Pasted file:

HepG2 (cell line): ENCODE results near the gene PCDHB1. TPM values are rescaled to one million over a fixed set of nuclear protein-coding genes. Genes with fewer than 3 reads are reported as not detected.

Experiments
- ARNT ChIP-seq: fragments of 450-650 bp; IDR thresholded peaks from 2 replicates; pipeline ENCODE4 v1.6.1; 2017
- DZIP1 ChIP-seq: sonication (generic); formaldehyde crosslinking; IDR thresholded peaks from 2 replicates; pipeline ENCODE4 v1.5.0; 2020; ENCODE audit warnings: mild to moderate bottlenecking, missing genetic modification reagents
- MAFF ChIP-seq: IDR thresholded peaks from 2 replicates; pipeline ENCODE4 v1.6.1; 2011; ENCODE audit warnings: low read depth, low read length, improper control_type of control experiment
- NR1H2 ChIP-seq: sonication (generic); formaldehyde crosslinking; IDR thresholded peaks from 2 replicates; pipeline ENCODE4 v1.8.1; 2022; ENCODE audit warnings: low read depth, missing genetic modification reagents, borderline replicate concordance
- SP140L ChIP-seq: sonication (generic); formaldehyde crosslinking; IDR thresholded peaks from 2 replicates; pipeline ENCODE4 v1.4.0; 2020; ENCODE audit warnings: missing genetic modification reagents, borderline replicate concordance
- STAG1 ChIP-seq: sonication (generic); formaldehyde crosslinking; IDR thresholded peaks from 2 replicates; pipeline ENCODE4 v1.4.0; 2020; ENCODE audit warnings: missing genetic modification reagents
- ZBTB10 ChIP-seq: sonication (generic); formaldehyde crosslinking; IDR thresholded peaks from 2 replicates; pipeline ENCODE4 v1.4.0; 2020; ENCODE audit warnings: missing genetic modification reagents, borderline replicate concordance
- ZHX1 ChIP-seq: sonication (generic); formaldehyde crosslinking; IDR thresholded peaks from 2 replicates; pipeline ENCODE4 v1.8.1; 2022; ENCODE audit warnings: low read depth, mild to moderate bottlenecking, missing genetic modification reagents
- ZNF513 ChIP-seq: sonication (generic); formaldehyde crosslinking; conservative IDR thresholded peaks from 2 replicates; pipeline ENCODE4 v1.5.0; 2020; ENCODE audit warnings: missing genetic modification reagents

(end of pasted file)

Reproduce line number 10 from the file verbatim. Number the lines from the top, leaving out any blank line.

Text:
- ZHX1 ChIP-seq: sonication (generic); formaldehyde crosslinking; IDR thresholded peaks from 2 replicates; pipeline ENCODE4 v1.8.1; 2022; ENCODE audit warnings: low read depth, mild to moderate bottlenecking, missing genetic modification reagents